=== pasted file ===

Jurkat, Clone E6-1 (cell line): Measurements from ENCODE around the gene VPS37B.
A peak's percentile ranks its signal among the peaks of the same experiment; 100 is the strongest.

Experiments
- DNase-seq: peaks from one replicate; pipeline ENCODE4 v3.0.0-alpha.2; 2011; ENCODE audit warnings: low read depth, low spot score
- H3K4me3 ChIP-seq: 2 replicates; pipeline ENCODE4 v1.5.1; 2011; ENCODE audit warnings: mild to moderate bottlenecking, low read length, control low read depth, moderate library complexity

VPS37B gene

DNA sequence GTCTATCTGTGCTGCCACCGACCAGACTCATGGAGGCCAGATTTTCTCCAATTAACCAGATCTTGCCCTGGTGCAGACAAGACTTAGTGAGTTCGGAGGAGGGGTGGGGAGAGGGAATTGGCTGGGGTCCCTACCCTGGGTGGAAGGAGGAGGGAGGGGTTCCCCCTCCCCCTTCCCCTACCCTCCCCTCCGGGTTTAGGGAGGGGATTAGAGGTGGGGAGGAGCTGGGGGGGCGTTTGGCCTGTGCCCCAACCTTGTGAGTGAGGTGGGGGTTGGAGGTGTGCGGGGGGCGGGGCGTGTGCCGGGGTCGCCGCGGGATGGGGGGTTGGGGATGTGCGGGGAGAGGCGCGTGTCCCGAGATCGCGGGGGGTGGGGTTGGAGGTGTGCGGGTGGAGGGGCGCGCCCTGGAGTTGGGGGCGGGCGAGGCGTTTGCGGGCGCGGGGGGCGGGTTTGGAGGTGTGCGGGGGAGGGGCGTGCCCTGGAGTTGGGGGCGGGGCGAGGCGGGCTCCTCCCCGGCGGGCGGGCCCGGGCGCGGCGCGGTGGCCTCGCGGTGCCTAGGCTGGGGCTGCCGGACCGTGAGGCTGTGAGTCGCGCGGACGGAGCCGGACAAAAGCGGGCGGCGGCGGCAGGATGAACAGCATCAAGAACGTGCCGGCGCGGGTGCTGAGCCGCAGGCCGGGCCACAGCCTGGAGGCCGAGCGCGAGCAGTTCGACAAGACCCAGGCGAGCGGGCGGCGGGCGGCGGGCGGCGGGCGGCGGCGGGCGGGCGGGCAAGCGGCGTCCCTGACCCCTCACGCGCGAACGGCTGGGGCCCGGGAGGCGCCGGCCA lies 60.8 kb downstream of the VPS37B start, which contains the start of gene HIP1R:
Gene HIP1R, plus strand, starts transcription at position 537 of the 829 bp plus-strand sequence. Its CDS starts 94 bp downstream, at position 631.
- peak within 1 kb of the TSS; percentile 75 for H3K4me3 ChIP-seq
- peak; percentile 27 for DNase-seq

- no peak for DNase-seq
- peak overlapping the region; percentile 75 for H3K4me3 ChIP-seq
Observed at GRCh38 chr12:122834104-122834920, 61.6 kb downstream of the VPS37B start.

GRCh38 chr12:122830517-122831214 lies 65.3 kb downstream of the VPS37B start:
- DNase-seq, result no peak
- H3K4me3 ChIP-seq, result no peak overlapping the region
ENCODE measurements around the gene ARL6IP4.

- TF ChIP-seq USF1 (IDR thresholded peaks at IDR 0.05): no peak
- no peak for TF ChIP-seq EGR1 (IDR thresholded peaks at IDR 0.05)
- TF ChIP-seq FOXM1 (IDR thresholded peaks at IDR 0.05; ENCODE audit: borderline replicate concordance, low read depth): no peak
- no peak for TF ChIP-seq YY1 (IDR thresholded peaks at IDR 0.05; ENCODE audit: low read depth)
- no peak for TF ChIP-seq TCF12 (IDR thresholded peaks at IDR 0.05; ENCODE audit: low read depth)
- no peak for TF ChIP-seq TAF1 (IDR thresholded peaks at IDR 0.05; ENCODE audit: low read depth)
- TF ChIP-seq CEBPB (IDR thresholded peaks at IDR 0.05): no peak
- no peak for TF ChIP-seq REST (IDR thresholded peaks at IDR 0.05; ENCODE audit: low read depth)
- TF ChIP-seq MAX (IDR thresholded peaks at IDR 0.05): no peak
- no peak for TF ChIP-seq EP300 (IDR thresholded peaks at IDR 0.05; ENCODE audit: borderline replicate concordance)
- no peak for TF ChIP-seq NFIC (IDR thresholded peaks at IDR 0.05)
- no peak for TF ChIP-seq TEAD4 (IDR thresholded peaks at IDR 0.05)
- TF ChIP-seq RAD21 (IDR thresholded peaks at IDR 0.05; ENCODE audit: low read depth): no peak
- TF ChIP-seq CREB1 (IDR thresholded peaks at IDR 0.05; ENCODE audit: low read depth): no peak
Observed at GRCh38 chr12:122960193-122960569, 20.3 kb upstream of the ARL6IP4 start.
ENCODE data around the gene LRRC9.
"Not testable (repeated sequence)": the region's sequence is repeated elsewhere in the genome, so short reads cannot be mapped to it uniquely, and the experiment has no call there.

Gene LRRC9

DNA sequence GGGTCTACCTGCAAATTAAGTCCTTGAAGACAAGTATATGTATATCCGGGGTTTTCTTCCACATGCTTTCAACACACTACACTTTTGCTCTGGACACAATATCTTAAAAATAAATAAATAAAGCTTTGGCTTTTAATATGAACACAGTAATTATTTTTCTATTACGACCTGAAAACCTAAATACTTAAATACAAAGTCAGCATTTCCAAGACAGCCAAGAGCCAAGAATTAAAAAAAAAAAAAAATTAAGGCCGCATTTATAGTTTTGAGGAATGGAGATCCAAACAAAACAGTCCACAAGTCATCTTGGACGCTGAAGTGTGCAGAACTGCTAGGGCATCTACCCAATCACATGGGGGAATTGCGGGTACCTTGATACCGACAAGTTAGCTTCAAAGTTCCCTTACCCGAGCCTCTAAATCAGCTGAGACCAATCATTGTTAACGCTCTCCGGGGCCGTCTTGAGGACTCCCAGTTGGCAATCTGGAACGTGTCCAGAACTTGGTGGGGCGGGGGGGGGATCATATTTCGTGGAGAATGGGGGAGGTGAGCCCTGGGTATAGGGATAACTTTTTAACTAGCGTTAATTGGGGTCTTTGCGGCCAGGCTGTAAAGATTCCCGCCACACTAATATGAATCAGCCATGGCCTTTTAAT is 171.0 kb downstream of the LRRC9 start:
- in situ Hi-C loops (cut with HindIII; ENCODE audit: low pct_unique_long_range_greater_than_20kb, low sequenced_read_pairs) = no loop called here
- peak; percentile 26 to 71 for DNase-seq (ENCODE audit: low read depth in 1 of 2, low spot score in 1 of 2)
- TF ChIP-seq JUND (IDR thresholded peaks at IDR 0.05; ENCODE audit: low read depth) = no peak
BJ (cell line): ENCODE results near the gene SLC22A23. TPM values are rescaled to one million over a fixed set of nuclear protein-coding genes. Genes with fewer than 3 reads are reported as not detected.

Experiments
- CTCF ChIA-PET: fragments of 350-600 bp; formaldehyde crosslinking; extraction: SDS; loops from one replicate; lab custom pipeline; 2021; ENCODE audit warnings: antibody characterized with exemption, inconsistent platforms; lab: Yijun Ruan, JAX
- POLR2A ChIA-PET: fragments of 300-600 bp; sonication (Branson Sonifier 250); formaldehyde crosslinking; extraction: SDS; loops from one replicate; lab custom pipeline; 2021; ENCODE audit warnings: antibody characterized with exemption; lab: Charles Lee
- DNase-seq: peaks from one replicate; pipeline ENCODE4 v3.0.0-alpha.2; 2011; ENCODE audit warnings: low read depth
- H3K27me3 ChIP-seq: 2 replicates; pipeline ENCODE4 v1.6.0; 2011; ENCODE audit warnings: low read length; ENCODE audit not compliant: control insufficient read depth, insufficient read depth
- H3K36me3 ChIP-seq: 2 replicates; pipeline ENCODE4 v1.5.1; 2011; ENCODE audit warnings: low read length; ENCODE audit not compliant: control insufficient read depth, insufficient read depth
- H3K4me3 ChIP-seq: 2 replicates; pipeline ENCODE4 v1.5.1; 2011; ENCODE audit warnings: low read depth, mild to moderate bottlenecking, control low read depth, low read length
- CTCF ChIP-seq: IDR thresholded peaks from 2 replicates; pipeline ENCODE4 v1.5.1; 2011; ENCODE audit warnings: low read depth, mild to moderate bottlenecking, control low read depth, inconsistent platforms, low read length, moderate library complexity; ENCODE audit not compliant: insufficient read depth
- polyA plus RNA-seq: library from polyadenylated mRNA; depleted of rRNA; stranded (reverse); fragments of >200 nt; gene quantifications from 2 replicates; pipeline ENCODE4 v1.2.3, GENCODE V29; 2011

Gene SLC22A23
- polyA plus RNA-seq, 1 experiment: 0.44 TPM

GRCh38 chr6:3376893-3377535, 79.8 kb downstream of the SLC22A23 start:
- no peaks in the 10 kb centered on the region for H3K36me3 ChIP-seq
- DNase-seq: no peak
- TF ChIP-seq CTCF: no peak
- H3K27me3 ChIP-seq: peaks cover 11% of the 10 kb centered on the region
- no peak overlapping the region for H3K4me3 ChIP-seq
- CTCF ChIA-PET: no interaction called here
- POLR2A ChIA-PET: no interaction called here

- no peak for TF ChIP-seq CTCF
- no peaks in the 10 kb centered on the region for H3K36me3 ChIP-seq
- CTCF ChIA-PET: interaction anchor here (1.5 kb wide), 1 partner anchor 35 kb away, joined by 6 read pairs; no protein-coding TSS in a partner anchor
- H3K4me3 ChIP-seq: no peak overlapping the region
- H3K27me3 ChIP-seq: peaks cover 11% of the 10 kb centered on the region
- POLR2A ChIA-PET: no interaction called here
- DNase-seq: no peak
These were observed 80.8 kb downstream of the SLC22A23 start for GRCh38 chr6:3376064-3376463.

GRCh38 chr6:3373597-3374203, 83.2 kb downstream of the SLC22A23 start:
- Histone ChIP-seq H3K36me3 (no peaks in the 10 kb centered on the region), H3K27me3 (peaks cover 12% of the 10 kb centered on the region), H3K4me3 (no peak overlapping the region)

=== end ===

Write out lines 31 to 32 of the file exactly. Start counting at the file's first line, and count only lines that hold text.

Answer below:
- TF ChIP-seq CREB1 (IDR thresholded peaks at IDR 0.05; ENCODE audit: low read depth): no peak
Observed at GRCh38 chr12:122960193-122960569, 20.3 kb upstream of the ARL6IP4 start.